The first interview in the series to air — featuring Howard “Guitar" Luedtke, a staple of the local blues scene — is his favorite so far, says Eli Klatt, a junior integrated strategic communication major at UW-Eau Claire who helps to edit and process the recordings and serves as the host of the podcasts.

A local legend, Luedtke, a blues musician from Chippewa Falls, has been part of the local blues scene for decades. In his podcast, he reflects on the changes he’s seen in the Eau Claire music scene during his long career.

“He has been a part of the Chippewa Valley blues scene for years and has seen all of the changes the whole scene has gone through,” Klatt says of his interest in Luedtke’s story. “I also thought it was awesome that BB King has played a show in Eau Claire. Plus, Luedtke hands down has the best interview voice.”

Being part of the oral history project has him thinking about the local arts scene in new ways, Klatt says.

“Being a transplant to Eau Claire, I always knew the area had a rich musical history, but never knew the history about the bands and the venues that put Eau Claire on the map as the ‘music capital of the north,’” Klatt says. “Through producing this podcast, I gained an understanding of the musical landscape that I hope can be shared for years to come.”

The people featured and their stories all are unique, so each segment is special, Morfitt says.

While some of those featured, like Luedtke, are musicians, others play important “behind-the-scenes” kinds of roles.

For example, one segment features Evan Middlesworth, owner of Pine Hollow Studios in Eau Claire, which has recorded projects by many Eau Claire musicians.

“Every piece of content on is my favorite,” Morfitt says. “However, when Jason Anderson talked about experiencing the music scene through the eyes of his niece that was quite a special moment.”

Students work in teams of two to research their subject and conduct the on-air interviews. They also work with Klatt to create the podcasts.

The entire project is proving to be a win for the students, the artists and the community, Ott says.

“From my perspective, the project has been very rewarding and fun, both as an educator and as a collaborator,” Ott says. “Narrators want to be interviewed, and are happy to share their stories and ideas. They are excited to have their stories preserved and shared. Organizations are thrilled to collaborate and do so readily.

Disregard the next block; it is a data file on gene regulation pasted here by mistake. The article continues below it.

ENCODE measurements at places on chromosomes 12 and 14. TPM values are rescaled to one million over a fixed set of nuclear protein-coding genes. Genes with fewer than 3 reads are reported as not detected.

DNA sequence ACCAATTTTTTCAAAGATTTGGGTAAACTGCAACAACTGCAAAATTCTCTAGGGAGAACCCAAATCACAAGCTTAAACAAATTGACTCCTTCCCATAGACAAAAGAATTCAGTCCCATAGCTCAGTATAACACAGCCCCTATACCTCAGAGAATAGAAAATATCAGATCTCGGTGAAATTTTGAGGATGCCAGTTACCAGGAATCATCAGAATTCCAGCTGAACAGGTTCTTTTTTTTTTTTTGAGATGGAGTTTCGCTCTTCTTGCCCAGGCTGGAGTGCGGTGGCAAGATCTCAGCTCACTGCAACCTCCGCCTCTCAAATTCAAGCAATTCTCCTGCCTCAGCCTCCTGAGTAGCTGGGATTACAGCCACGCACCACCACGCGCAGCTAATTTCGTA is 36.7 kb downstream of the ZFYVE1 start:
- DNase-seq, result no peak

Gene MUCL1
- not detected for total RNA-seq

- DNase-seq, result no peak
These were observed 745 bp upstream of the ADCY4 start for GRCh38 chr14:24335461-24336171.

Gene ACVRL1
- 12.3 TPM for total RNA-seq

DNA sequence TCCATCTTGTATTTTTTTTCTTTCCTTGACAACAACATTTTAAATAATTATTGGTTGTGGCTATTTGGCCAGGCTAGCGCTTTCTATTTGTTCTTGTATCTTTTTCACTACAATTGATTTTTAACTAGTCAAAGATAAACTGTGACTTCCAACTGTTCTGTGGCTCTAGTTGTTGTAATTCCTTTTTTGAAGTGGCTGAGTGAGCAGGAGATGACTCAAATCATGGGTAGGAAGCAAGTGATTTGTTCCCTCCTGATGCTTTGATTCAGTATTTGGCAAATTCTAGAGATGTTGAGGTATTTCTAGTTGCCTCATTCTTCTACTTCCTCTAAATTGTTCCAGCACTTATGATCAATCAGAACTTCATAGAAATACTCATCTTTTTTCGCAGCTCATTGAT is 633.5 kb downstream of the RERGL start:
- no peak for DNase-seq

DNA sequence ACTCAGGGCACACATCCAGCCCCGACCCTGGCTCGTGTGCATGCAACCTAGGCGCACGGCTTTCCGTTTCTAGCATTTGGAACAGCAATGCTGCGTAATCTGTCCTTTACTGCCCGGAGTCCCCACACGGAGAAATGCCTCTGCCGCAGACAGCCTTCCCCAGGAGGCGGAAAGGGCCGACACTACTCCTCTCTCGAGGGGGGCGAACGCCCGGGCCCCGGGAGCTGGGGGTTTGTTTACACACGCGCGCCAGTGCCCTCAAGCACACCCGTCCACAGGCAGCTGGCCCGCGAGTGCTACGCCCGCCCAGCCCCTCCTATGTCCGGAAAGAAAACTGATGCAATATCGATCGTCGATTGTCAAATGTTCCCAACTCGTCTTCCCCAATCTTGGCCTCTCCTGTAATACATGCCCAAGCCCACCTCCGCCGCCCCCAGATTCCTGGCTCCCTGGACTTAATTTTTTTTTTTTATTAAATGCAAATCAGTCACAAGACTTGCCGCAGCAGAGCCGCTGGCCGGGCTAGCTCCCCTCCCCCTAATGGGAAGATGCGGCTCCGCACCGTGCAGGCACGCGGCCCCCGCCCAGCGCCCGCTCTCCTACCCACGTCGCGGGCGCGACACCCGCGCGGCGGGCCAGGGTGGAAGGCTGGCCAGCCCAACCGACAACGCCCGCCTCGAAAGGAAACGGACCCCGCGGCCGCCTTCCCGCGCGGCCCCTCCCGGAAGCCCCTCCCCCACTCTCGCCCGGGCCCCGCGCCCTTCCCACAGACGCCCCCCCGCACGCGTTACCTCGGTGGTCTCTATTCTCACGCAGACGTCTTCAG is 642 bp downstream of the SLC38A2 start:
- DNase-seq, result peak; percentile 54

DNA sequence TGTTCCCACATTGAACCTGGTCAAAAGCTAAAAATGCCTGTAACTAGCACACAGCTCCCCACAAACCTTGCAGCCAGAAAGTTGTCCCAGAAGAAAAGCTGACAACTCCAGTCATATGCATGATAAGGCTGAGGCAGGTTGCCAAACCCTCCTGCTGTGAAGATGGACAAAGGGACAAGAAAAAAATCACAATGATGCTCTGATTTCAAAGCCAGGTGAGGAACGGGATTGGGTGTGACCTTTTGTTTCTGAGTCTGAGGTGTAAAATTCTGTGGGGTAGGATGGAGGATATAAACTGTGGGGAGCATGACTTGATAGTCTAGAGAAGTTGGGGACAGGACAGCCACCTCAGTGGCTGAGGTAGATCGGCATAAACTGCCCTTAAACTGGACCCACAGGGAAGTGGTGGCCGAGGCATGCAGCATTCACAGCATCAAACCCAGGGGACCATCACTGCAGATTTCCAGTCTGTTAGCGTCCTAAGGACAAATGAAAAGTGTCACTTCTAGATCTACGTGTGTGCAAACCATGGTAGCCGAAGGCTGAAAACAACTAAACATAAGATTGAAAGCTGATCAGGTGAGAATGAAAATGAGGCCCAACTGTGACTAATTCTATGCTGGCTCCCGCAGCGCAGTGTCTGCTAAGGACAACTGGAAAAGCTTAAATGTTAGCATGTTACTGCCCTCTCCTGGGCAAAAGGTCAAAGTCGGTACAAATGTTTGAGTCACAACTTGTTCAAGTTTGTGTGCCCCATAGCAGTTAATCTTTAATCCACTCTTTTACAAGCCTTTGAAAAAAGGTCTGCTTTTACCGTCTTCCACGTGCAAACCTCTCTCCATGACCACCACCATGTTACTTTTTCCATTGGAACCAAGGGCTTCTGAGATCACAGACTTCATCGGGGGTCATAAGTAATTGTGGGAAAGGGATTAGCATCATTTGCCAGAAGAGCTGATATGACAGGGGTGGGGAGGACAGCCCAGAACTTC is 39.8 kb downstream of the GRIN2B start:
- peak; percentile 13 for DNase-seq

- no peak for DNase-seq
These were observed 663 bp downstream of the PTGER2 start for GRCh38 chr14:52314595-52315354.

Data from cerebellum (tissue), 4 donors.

“Students are excited to learn, to apply themselves beyond the classroom and to do something substantial. They enjoy the process of doing real work that has real, concrete deliverables — well-researched interviews with real people that are now preserved in the archives, and co-producing professional quality podcasts. They really liked collaborating with professionals and feeling like their coursework mattered.”

Schmidt says she was thrilled that she could take what she learned from the “Sounds of Eau Claire” oral history project to use during a summer internship at a church in Red Wing, Minnesota.

“Only two months after I finished ‘Sounds of Eau Claire,’ I was able to use what I had learned,” says Schmidt, who plans to go onto graduate school to prepare for a professional career in public history.

While she values the hands-on learning opportunity, Schmidt says it was even more meaningful to know she was part of something that benefits an entire community.

“These projects not only benefit the students, but also the community members who get to learn about a new perspective of their town,” Schmidt says. “It also preserves the stories of the interviewee, who might not have very many opportunities to tell their stories. It is important to document these stories for our present and future communities before they are lost.”

The project will continue in fall 2017, this time with Dr. John Mann, professor of history, teaching the class.

“Hopefully after that, we will create a digital exhibit and collection of community stories and artifacts associated with music in the region as well,” says Ott, noting that the Chippewa Valley Museum is interested in the podcasts for use in a future exhibit. “Given the amount of interest we have and the amount of ground we have to cover, we hope to keep the project going for a couple of years.”

Photo caption: Robert Baca, UW-Eau Claire professor of music and director of jazz studies, is one of the icons of the Chippewa Valley music scene featured in Blugold Radio podcasts produced by UW-Eau Claire students through the "Sounds of Eau Claire" history project.